Of all the things clients do to freelancers, asking you to lower your rates mid-project might be the most treacherous. It might be worse than being ghosted. When a client disappears, you know where you stand. Being asked to lower your rates after you’ve started work feels demeaning.
But, it’s not always an act of malice. Sometimes, it’s a justified business move.
It’s happened to me several times during the last 11 years. Here is how you should handle it.
Why does the client want to lower your rates?
Before you decide your next move, assess the situation - both on your end and on your client’s end.
There are sometimes valid reasons for clients to lower the rates for their freelancers (and the salaries for their full-time employees). Maybe their business is strapped for cash. Maybe they’re under pressure from higher up. Maybe they have better offers from other freelancers.
And maybe - don’t take this personally - your work isn’t good enough to justify your rates.
You can’t know for sure, but you can make an educated guess. Most of the time, the reasons belong to one of these three categories:
- They’re running out of money.
- They’re cheap.
- They’re not happy with your work.
Try to talk to them to figure out the reason. Only then, make your next move.
Reason 1: they’re running out of money
I love working for startups because it’s exciting and dynamic. But, startups often have financial problems which can trickle down to freelancers.
Startups usually rely on investments to stay in business until they turn a profit. Since most startups fail there is some risk inherent in freelancing for them.
So, what should you do if they say you need to lower your rates because they need to save money to keep the company going? There are two courses of action here:
- If you believe in the project, suggest lowering your rate in exchange for equity. If you’re a real believer in the startup’s mission, you can even suggest letting go of your fees entirely - in exchange for much more equity, of course.
- If you don’t believe in the project, start looking for new clients.
Reason 2: they’re cheap
If you suspect that the client is trying to reduce your rates because they’re penny-pinching even though their business isn’t in financial distress, make sure they understand that they get what they pay for.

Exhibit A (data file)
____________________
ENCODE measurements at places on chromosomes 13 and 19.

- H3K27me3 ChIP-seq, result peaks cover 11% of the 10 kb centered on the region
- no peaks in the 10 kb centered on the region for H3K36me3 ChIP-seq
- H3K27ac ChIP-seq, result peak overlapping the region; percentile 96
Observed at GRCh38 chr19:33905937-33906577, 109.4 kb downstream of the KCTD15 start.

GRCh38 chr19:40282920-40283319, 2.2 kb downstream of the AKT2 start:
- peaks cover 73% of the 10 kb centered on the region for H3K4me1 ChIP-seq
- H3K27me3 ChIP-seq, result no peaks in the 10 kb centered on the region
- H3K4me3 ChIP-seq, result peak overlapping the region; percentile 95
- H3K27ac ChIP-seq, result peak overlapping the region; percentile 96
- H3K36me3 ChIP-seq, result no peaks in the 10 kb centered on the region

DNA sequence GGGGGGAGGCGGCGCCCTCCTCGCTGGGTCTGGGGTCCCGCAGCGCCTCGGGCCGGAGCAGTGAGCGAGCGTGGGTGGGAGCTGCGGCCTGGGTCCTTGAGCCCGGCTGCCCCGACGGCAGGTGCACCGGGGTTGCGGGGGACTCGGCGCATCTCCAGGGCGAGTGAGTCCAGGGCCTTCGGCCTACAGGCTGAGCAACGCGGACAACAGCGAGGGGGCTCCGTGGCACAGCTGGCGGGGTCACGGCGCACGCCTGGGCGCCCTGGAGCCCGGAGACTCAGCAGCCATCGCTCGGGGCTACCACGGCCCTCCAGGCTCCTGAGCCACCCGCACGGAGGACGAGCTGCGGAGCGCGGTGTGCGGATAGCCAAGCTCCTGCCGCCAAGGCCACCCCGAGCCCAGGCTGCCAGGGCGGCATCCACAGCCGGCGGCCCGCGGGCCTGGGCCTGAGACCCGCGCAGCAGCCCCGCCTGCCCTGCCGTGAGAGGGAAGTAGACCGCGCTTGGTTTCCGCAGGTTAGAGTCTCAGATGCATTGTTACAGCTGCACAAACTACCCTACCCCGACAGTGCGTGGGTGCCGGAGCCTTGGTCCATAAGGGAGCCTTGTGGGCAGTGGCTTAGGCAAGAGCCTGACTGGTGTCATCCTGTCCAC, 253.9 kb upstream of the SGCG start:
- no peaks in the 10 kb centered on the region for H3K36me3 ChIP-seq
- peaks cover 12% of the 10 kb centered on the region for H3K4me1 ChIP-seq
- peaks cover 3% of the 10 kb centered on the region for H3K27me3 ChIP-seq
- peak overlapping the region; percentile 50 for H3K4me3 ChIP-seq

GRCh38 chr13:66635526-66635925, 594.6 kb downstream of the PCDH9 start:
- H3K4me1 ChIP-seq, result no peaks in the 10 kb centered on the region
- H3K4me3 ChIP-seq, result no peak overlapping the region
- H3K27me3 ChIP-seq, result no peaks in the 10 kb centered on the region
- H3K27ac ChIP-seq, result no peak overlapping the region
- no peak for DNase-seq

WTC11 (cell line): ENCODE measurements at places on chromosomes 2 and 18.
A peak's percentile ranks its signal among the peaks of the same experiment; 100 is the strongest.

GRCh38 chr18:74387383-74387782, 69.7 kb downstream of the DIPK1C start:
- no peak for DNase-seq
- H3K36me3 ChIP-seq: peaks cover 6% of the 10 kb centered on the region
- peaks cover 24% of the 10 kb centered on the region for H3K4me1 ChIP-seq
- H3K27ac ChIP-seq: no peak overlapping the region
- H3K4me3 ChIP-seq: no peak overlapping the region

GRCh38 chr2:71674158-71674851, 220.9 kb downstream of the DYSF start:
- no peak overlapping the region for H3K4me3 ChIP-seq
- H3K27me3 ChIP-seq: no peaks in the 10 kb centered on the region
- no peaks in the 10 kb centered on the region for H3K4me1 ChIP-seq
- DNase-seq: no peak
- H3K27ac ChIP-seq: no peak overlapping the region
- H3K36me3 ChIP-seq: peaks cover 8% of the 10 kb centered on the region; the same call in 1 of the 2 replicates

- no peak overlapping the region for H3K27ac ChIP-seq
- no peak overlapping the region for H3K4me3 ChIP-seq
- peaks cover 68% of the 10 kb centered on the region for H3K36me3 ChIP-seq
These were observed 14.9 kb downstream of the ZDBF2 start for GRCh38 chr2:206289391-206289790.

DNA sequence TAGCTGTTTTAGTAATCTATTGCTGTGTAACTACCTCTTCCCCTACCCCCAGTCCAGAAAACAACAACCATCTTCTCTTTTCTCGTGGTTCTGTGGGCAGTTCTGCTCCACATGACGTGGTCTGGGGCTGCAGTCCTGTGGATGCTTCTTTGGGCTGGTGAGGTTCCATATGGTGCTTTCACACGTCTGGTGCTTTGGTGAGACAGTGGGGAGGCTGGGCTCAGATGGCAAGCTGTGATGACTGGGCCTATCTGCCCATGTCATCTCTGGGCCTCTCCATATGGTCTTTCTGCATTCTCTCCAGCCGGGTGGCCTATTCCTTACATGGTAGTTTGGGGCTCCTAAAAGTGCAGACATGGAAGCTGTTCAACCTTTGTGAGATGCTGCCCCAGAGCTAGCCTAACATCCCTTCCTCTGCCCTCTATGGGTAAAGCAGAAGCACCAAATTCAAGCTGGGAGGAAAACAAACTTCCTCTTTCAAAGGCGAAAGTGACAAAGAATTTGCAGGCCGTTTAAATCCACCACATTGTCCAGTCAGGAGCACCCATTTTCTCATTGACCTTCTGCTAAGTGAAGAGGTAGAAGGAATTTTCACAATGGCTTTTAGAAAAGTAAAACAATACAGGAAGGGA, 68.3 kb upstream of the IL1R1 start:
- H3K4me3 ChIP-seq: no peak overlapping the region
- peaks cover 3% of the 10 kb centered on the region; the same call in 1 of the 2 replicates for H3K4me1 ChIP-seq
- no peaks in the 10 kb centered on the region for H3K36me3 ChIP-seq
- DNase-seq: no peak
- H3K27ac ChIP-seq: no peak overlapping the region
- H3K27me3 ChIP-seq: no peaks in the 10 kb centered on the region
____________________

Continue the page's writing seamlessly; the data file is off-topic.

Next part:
Here, too, we have two courses of action:
- If you think they’re bluffing, hold your ground. Make sure they understand you have other options and your rates aren’t negotiable. Most of the time, they will back off. The cost of replacing you is likely higher than the cost of keeping you.
- If they are adamant about reducing your fees, suggest reducing your services in exchange. If they want to pay you less, take some bonuses out of your offer.
You did put bonuses in your offer, right?
Reason 3: they’re not happy with your work
It happens to the best of us. Sometimes we just aren’t focused enough or healthy enough to deliver at the top of our ability. Other times, we bite off more than we could chew.
I’ve been in both situations. Once again, two courses of action:
- If it’s a temporary problem (like health or family issues), explain the situation to the client and ask for one more chance at your current rate. Offer to reopen the rate discussion after that if they’re still not happy.
- If you assess that you have failed because of a lack of skills, ask what you need to improve. Show humility and, again, ask for one more shot at your current rate.
You will usually get one more chance. After that, if they’re still not happy, consider that your rates might really be too high for your current skill level. Get as much feedback as possible so you can improve in critical areas.
If they won’t tell you the reason and you can’t figure it out, pass the ball back to them.
Ask them the reason directly and repeatedly. Tell them you can’t lower your rates without a good reason, but give them the option to make a different offer - take something out of your service package, give you equity, or otherwise compensate you.
But, keep in mind: if they’re very secretive, they’re usually just cheap (or their boss/investor is cheap, which is the same thing from your perspective).
Don’t succumb to pressure
Sometimes, clients will surprise you with this discussion in the middle of a call. Don’t panic. You don’t have to decide right away.
You can flip the situation in your favor. Use the call to ask all the questions we listed above, then tell them you need to think about it and they will have your decision tomorrow.
See where they stand, then take your time to formulate a plan.
Focus on the long game
Does it matter so much whether you charge $1,000 or $800 for a project this month? Probably not, in the long term.
Keep that in mind. Fight for the best deal you can get, but keep your eyes on the horizon.
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